TuringTest 3 years ago Definite integral$\int_0^1\frac x{x^3+1}dx$

1. TuringTest

I've had this one on my head for a couple days now, so whoever can help me gets mad respect :)

2. experimentX

you can do that using partial fraction. but this is not quite interesting.

3. TuringTest

the solution from PF I got seemed drastically different than wolf's elegant answer, though I could have just been unable to manipulate the algebra.

4. TuringTest

Is PF really the only way I guess is my real question

5. TuringTest

it seems like there should be a trick

6. experimentX

yeah ... very short and elegant method.

7. TuringTest

I know, that is why I want something besides hacking away with PF which gives http://www.wolframalpha.com/input/?i=integral+x%2F%281%2Bx%5E3%29

8. TuringTest

okay now I see they are the same, so either that was a dumb question, or there is a trick I want to know

9. experimentX

there might be.

10. experimentX

trig subs might work. but this seems more nasty.

11. anonymous

Yeah, PF would definitely work. Probably won't be able to do much, but I'll try to poke around and see if I can find a nicer method.

12. anonymous

Muhahaha

13. amistre64

... id have to brute away at it :/

14. anonymous

It turns out after researching the integrand for a bit that it has an $$extremely$$ nice McLaurin series. I don't have the energy to type out the entire derivation, but you can check it's: $\frac{x}{x^3+1}=x-x^4+x^7-x^{10}+...=x\sum_{n=0}^\infty(-1)^nx^{3n}$ Throwing in this in the integral and doing a partial integration we get: $\int_0^1{\frac{x}{x^3+1}\, dx}=\int_0^1{x\sum_{n=0}^\infty(-1)^nx^{3n}\,dx} \\ =\sum_{n=0}^\infty \frac{(-1)^n}{3n+1}-\sum_{n=0}^\infty(-1)^n\int_0^1{x^{3n}\,dx} \\ =\sum_{n=0}^\infty\frac{(-1)^n}{3n+1}\left(1-\frac{1}{3n+2}\right) \\ =\sum_{n=0}^\infty\frac{(-1)^n}{3n+2}$ Now that sum is a bit harder to calculate, it involves zeta-functions in combination with some subtitutions, but at least it comes out the same as wolf's answer :p

15. anonymous

I think it's a more elegant solution, despite it involving some pretty high level stuff.

16. anonymous

That was fun, when I first saw that MacLaurin series I got some serious chills down my spine.

17. anonymous

Oops, typo, the integral term on second line should be: $-\sum_{n=0}^\infty{\frac{(-1)^n}{3n+1}}\int_0^1{x^{3n+1}\,dx}$

18. anonymous

heh, was gonna say, you lost an x!

19. anonymous

then i saw you just forgot it

20. experimentX

this seems pretty straight forward $\int_0^1{x\sum_{n=0}^\infty(-1)^nx^{3n}\,dx} = \sum_{n=0}^\infty(-1)^n \int_0^1x^{3n+1}\,dx = \sum_{n=0}^\infty {(-1)^n \over 3n+2}$ I get chills when i see these.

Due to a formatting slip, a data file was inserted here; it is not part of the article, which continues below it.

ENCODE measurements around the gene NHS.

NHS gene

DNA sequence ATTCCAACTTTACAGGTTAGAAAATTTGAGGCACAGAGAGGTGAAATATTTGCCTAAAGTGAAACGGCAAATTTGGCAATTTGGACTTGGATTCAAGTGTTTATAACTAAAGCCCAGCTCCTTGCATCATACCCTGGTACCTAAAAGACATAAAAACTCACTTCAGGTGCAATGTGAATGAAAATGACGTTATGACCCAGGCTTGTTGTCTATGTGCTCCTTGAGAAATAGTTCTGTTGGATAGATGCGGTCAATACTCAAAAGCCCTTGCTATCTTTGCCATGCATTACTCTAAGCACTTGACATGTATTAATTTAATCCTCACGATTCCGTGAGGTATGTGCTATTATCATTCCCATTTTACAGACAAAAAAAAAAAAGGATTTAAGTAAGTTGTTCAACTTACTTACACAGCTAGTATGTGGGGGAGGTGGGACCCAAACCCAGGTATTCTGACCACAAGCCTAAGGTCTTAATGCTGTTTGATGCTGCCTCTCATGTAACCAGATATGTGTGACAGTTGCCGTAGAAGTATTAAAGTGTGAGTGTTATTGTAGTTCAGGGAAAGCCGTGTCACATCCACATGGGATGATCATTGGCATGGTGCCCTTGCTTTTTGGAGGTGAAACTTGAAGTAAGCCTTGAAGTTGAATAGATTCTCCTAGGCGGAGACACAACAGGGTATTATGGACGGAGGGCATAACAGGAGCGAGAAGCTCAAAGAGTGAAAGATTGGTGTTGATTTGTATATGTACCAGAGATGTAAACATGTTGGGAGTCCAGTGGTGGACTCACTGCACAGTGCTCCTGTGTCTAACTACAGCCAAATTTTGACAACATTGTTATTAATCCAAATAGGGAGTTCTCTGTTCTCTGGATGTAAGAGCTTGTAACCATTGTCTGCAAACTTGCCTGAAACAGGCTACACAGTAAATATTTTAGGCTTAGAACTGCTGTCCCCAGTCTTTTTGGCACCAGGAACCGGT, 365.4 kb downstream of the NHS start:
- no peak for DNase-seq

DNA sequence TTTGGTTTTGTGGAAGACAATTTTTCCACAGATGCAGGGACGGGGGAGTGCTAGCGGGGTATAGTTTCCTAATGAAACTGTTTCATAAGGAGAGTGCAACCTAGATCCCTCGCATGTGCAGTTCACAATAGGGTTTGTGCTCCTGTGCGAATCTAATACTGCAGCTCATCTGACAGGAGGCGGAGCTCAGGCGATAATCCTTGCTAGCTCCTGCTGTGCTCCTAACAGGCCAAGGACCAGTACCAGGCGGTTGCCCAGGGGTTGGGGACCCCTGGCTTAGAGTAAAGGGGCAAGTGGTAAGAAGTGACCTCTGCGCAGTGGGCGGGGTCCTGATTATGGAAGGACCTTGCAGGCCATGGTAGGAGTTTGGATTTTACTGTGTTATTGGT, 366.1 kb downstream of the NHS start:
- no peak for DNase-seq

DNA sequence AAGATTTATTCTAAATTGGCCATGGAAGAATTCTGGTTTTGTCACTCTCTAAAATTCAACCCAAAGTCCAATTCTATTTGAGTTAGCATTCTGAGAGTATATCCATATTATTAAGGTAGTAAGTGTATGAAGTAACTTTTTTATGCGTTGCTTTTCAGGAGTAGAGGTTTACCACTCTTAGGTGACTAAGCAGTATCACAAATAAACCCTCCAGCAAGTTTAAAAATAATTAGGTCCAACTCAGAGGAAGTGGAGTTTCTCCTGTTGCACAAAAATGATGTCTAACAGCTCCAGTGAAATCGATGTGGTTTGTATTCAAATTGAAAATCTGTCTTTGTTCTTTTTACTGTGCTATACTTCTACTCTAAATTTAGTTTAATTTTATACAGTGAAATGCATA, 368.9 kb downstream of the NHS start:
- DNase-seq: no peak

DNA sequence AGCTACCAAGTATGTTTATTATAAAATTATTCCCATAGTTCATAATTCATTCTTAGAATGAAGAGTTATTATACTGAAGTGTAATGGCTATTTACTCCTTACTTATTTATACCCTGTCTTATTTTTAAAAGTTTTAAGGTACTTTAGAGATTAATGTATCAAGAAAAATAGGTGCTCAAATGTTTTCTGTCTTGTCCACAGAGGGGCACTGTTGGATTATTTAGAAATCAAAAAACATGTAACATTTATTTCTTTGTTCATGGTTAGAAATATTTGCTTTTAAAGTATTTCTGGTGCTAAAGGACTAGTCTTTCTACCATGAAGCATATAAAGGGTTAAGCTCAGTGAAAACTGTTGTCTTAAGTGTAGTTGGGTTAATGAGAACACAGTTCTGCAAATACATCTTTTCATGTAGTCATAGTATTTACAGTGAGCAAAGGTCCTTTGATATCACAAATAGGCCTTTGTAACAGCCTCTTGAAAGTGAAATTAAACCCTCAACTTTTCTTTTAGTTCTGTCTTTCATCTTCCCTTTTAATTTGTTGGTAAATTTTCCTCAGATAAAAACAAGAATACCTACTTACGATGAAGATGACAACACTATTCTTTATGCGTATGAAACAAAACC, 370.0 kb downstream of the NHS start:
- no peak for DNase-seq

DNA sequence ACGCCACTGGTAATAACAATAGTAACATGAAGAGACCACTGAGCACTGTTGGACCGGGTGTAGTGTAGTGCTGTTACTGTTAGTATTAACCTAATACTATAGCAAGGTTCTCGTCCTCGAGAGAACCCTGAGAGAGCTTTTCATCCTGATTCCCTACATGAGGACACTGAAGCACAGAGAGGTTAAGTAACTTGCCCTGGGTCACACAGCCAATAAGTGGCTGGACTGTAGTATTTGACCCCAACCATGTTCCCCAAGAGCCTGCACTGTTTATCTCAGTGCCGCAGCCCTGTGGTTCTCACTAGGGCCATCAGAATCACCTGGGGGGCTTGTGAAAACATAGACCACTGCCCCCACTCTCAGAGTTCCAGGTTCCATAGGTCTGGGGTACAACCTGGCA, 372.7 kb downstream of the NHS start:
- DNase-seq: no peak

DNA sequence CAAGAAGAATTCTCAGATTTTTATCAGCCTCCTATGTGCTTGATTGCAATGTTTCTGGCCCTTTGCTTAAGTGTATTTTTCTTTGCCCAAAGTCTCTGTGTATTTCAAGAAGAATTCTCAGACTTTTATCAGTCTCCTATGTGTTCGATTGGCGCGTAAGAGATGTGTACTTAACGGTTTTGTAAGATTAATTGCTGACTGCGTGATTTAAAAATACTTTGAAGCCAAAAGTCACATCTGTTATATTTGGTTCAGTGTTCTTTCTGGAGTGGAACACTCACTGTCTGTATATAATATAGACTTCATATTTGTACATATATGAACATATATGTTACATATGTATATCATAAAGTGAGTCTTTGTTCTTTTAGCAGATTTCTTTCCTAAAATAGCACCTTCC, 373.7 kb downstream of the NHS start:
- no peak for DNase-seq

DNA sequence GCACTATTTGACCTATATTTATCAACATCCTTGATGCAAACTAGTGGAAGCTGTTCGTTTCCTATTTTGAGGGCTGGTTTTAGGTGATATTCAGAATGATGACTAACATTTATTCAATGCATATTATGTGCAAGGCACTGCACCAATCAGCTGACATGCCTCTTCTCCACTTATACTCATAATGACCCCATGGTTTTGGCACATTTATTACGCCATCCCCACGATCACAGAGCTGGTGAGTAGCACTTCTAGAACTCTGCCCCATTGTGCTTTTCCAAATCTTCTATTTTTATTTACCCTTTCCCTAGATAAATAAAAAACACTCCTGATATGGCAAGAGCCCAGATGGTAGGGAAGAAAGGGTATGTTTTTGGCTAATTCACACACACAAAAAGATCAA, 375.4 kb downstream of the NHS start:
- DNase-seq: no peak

21. anonymous

there's some extra stuff in there...

22. experimentX

I'm not quite well with zeta functions ... looks impossible from Fourier series.

23. anonymous

whatever, if it's actually supposed to be there, I can't figure out why..

24. anonymous

Maybe I forgot something else, did it all on paper and copied it over.

25. anonymous

seems it's just as experimentx did it, what's with the first series and the "(1-"

26. experimentX

still ... i never though of this technique. I haven't been using this technique lately. I'll try to think of this way too in the future. gotta sleep ... nearly 3.30 am here.

27. anonymous

If you've gone McLaurin - then why not go full complex contour integration. The poles are obvious -1, +third-root(-1), -third-root(-1)

28. anonymous

Arent the poles $$-1,\sqrt[3]{-1},-(\sqrt[3]{-1})^2$$?

29. anonymous

Isn't this thing just a trig substitution?

30. anonymous

Never mind I see the x cubed. I can't see how to do this without partial fractions :/ .

31. TuringTest

nice @dape that was definitely more what I was looking for, now this integral is interesting again :)

32. anonymous

Yes @dape these are the poles. Yet I am not certain there is an effective choice of contour so that we can find the needed contribution

33. TuringTest

Contour integral are something I certainly learn, but I would then like to see it that way too.

34. TuringTest

certainly need to*

35. anonymous

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36. TuringTest

Having never taken complex analysis I really don't want to pretend that I understand much about integrating in the complex plane, though of course I understand the concept of writing complex numbers in them and roots of unity... basically.

37. experimentX

@Mikael how to you plan to evaluate that series via contour integrals? Don't you need need to change the series into integral?

38. anonymous